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This story first appeared in Gold & Treasure Hunter Magazine
Sep/Oct, 1998 on Page 4. This issue is still available! Click here.

By Dave McCracken

“Discovering a King’s Ransom of incredibly rich blue stones in Madagascar!”

Dave Mack

sapphireI am writing this on my laptop computer from a comfortable and well-equipped base camp in the remote reaches of northern Madagascar, where the natural resources are very plentiful but almost completely undeveloped. The country was under control of a dictator until just a few years ago. Now, like many other mineral rich countries free from the iron grip of communism, and eager to catch up with the western world, this country is allowing mining exploration companies to locate and help develop its very rich resources.This country is verypoor; especially in the rural areas, where much of commerce, and even people, are still being transported around on wooden carts being pushed or pulled by barefooted men:

The weather here is very, very hot. Blistering! I am sure to lose the skin off the back of my neck from several hours of exposure today, even with my safari hat on. The natives work directly in the hot sun all day, every day. It does not seem to bother them.

This country has never been explored for mineral resources with the use of modem technology. Most of the natives are not even using shovels! Most often, they use small metal salad bowls to excavate the sapphire-rich gravels from their digging holes. The gravels are loaded into burlap bags and carried long distances to the nearest water for processing. Sometimes water is miles away. Some miners process less than a cubic foot of gravel per day. Yet, they have bags of rich blue sapphires to show for their effort.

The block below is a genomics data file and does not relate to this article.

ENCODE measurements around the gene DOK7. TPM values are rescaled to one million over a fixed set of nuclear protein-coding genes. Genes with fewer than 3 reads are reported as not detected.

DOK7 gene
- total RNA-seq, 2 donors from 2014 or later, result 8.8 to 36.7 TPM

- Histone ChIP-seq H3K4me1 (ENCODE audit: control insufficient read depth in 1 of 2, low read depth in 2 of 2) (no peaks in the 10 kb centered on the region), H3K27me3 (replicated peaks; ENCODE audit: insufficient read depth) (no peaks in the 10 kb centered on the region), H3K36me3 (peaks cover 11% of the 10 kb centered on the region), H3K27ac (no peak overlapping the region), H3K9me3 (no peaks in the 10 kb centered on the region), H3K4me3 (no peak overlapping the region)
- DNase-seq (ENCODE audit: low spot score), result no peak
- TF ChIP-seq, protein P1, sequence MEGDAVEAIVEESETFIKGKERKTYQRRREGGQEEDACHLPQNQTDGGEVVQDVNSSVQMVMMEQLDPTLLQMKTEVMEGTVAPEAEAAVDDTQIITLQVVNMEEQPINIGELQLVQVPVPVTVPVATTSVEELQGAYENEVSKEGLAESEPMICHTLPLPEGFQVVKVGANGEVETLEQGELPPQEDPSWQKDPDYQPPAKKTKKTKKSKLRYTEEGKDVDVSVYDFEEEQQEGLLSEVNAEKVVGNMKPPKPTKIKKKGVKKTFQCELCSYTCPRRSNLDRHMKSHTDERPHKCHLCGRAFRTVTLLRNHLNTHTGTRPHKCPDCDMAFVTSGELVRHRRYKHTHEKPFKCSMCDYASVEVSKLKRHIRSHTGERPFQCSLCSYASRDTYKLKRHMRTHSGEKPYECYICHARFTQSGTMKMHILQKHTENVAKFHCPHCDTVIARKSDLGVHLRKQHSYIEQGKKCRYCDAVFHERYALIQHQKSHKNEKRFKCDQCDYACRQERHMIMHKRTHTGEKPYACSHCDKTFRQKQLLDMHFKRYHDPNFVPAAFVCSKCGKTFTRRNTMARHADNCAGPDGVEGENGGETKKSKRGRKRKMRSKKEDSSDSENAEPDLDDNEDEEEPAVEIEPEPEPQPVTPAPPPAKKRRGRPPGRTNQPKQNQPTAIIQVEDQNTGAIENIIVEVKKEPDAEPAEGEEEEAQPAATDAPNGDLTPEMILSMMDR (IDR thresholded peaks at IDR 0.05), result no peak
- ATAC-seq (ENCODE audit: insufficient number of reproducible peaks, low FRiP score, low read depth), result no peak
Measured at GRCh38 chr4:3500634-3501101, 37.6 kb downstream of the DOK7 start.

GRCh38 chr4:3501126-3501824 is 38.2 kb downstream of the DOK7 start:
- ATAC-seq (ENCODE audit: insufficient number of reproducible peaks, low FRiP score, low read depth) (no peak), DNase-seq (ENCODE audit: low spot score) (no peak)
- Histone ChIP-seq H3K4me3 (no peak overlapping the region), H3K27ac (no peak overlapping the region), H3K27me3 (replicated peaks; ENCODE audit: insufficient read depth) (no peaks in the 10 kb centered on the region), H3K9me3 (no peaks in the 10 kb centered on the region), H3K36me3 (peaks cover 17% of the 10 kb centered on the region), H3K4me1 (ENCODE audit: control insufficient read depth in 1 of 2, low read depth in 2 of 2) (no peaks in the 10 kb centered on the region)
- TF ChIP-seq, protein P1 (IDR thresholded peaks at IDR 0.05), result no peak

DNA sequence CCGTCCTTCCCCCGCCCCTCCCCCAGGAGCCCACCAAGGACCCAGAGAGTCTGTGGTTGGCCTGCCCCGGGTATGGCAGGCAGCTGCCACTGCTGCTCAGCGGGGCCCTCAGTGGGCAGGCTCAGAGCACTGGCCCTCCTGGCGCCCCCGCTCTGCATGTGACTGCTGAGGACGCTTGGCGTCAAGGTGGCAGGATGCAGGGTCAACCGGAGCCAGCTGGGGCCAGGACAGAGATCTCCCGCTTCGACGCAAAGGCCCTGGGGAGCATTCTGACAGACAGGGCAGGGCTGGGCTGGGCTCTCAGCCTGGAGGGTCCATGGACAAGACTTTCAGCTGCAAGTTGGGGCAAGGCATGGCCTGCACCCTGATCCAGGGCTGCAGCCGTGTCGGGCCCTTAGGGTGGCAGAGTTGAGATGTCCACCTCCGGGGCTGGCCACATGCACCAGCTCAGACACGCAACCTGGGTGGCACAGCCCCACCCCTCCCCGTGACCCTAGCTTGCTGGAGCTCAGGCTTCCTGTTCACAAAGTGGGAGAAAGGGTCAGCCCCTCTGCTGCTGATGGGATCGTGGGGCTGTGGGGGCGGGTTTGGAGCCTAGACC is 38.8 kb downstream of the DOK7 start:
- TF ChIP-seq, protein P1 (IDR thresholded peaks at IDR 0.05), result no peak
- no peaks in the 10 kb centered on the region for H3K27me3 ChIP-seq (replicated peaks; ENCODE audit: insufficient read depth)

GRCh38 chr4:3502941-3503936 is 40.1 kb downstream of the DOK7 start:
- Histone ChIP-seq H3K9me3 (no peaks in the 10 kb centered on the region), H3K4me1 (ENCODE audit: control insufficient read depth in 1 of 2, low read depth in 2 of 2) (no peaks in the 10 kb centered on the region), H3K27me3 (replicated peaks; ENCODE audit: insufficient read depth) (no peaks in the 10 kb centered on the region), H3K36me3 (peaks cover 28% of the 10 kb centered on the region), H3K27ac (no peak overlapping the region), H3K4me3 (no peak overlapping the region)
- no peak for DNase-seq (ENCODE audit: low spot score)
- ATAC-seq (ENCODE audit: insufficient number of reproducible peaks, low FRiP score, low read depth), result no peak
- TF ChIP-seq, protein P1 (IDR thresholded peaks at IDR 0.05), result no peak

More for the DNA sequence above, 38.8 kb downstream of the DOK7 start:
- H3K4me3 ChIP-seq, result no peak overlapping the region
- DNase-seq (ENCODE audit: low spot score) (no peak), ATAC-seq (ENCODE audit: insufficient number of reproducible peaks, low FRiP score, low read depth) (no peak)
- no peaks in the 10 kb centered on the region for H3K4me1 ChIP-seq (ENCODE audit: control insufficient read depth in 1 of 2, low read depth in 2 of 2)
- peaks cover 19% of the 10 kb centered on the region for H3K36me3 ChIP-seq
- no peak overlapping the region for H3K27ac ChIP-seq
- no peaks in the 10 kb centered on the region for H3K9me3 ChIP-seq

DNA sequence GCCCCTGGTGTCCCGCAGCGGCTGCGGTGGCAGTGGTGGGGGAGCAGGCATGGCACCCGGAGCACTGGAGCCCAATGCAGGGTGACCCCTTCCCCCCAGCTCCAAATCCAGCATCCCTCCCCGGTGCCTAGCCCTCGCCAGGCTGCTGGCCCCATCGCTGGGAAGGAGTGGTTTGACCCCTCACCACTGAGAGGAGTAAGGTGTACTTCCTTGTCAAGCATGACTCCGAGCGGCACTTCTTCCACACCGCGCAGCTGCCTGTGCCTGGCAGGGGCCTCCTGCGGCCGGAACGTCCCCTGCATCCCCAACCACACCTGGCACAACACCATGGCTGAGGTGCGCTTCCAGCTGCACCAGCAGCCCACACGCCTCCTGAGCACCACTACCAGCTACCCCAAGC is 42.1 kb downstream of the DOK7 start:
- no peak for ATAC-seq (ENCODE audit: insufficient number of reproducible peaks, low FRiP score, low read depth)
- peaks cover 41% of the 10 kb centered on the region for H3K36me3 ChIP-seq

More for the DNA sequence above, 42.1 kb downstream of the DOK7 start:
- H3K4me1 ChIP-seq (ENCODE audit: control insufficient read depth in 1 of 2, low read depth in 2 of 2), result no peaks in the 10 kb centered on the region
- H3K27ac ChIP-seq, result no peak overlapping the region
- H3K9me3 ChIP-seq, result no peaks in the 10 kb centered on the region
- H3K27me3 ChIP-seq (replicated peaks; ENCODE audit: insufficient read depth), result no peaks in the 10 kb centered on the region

This morning, our guide took us out to a small digging area close to this camp. There has been a substantial rush of Malagasy miners into this area because of a very recent sapphire discovery of huge proportions. As the discovery continues to be defined and developed over the coming months and years, it will likely evolve into one of the largest sapphire finds in history.

We are fortunate to be here right at the beginning. No other western mining companies are here, yet. There are presently an estimated 10,000 (and growing) Malagasy hand-miners working in the field. But, the deposit is so large, they have not even scratched the surface. And because the truly-rich stones come from deep diggings, these hand-miners will need to settle for the surface deposits, which by themselves, are enormously rich.

Here follows an explanation of the commercial potential by my longtime personal friend and mentor, Sam Speerstra:

The small area we went to this morning was being dug by hand-miners less than a meter below the surface. They were turning up lots of nice blue stones, some of them large in size. The excitement was felt everywhere. Even young children were digging and pulling blue stones. It was explained to me that it only takes one good stone to support a local family for a year or longer. Such stones are being found every day by hand-miners. A truly good stone can set a family for life. These turn up often. But the best stones are found deep, where only heavy equipment can go. The largest sapphire found so far was discovered near here only several months ago! The native who found it, and all his heirs, are set for life!

Check out this video sequence that I captured during one expedition we made into the sapphire area. It shows how these simple and friendly people are pulling so much wealth from the earth: